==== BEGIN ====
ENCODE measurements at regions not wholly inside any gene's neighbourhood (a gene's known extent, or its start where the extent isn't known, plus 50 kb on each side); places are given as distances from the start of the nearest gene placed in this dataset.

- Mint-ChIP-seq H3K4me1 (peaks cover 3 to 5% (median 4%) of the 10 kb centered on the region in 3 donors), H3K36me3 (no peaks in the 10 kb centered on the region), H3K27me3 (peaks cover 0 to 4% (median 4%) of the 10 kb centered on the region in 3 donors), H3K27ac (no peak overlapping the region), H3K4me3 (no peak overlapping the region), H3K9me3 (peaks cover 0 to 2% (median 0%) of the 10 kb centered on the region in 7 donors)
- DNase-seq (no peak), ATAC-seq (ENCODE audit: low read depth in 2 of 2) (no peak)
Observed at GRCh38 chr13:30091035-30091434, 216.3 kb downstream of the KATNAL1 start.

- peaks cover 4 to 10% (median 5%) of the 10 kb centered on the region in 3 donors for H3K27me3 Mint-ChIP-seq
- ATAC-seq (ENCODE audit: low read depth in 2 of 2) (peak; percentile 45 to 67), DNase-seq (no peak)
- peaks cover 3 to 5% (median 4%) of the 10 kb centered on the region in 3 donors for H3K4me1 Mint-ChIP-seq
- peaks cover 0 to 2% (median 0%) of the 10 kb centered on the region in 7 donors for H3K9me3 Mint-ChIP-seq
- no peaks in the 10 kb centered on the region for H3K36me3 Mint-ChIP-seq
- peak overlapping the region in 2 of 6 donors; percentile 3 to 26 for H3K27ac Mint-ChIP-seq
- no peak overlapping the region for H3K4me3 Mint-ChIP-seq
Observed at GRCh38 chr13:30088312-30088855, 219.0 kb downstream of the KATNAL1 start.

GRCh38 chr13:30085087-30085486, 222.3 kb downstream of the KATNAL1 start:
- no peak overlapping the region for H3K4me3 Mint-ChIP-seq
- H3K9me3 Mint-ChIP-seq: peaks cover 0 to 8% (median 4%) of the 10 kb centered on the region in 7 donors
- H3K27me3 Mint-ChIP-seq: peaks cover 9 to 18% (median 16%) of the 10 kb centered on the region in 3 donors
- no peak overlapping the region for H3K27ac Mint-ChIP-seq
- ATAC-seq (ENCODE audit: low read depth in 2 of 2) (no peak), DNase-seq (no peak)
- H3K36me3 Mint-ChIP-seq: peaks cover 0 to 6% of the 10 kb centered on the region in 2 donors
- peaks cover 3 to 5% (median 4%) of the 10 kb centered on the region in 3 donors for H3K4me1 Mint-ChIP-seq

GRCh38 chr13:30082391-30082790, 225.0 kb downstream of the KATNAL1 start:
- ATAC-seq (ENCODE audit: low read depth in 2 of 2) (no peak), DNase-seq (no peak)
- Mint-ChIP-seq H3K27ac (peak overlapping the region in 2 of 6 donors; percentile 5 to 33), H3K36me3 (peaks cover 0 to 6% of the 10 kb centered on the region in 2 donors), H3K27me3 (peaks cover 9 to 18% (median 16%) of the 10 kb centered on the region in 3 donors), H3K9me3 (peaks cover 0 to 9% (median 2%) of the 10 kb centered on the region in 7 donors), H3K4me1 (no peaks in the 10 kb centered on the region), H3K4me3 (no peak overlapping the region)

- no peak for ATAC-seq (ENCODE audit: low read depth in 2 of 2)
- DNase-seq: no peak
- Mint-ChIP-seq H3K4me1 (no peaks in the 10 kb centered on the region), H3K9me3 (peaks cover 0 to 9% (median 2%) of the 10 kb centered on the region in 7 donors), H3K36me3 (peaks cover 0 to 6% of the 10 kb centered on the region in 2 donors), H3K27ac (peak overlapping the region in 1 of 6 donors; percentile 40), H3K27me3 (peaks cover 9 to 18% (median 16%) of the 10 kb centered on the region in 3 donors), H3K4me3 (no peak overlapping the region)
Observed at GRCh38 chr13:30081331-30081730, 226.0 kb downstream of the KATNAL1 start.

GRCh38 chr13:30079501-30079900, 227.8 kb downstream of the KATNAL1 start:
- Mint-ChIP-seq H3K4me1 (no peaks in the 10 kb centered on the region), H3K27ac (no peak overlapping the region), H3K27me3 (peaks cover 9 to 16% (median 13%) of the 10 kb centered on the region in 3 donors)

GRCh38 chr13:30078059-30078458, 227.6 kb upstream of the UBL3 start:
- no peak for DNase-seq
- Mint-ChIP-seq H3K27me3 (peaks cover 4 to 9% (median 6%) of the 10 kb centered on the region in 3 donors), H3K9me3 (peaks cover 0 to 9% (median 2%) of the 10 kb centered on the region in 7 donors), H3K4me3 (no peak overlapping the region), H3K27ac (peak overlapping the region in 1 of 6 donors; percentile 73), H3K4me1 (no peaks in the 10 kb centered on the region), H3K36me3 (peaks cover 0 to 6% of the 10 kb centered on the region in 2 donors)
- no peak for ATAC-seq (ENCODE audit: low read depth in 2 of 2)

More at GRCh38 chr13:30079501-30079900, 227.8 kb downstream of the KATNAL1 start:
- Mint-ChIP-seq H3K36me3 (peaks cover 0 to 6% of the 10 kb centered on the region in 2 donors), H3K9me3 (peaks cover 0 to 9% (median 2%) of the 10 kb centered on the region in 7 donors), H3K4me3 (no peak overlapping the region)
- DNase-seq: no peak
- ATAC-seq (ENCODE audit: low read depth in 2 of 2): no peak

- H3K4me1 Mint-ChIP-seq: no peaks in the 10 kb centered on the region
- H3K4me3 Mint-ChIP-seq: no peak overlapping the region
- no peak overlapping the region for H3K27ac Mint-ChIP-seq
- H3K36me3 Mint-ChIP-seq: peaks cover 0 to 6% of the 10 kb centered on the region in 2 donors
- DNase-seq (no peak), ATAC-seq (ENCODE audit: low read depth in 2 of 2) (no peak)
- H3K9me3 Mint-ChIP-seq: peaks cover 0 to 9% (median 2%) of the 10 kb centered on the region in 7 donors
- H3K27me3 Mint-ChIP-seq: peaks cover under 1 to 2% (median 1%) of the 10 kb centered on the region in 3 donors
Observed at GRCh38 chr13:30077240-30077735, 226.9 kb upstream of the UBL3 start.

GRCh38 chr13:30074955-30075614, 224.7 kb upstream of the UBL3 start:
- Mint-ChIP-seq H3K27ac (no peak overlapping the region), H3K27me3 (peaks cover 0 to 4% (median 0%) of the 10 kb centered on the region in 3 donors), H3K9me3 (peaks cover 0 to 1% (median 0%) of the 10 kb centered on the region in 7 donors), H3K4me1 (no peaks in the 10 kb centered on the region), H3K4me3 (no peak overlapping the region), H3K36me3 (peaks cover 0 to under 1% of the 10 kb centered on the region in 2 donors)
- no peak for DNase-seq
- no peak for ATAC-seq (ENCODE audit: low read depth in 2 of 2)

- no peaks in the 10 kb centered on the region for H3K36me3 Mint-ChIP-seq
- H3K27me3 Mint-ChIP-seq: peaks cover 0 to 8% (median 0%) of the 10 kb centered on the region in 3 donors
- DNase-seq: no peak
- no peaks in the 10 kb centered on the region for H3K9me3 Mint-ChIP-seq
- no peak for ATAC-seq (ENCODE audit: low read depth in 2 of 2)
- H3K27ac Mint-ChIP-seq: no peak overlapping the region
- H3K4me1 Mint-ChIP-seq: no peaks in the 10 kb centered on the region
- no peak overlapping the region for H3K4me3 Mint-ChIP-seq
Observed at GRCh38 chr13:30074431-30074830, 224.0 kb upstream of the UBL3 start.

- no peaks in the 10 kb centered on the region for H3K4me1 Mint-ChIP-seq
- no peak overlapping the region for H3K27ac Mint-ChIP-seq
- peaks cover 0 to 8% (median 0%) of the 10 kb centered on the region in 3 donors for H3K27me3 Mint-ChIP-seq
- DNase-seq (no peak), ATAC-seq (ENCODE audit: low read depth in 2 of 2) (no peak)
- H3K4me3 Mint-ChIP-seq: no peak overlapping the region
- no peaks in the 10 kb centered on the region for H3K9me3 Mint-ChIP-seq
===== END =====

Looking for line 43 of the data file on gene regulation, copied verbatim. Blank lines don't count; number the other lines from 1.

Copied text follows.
- H3K9me3 Mint-ChIP-seq: peaks cover 0 to 9% (median 2%) of the 10 kb centered on the region in 7 donors